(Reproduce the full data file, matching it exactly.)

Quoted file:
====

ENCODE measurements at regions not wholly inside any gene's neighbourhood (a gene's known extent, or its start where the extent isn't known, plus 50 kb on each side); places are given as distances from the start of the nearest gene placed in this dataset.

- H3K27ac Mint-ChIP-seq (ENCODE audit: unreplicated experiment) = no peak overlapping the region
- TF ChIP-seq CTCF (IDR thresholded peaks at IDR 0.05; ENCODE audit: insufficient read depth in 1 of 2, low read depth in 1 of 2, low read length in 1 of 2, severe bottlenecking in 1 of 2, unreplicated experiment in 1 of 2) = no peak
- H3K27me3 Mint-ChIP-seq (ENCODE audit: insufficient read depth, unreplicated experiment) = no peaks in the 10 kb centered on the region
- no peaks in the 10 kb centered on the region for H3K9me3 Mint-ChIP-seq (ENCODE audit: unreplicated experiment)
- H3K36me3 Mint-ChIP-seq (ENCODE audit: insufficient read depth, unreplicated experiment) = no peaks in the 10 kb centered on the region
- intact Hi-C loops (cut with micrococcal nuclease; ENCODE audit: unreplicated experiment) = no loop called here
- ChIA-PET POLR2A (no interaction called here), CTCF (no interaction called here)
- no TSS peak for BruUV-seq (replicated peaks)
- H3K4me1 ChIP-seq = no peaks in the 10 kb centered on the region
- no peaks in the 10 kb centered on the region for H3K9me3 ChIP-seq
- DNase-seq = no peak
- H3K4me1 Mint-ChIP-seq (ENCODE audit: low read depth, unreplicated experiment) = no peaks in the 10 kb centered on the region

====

ENCODE measurements at regions not wholly inside any gene's neighbourhood (a gene's known extent, or its start where the extent isn't known, plus 50 kb on each side); places are given as distances from the start of the nearest gene placed in this dataset.

- H3K27ac Mint-ChIP-seq (ENCODE audit: unreplicated experiment) = no peak overlapping the region
- TF ChIP-seq CTCF (IDR thresholded peaks at IDR 0.05; ENCODE audit: insufficient read depth in 1 of 2, low read depth in 1 of 2, low read length in 1 of 2, severe bottlenecking in 1 of 2, unreplicated experiment in 1 of 2) = no peak
- H3K27me3 Mint-ChIP-seq (ENCODE audit: insufficient read depth, unreplicated experiment) = no peaks in the 10 kb centered on the region
- no peaks in the 10 kb centered on the region for H3K9me3 Mint-ChIP-seq (ENCODE audit: unreplicated experiment)
- H3K36me3 Mint-ChIP-seq (ENCODE audit: insufficient read depth, unreplicated experiment) = no peaks in the 10 kb centered on the region
- intact Hi-C loops (cut with micrococcal nuclease; ENCODE audit: unreplicated experiment) = no loop called here
- ChIA-PET POLR2A (no interaction called here), CTCF (no interaction called here)
- no TSS peak for BruUV-seq (replicated peaks)
- H3K4me1 ChIP-seq = no peaks in the 10 kb centered on the region
- no peaks in the 10 kb centered on the region for H3K9me3 ChIP-seq
- DNase-seq = no peak
- H3K4me1 Mint-ChIP-seq (ENCODE audit: low read depth, unreplicated experiment) = no peaks in the 10 kb centered on the region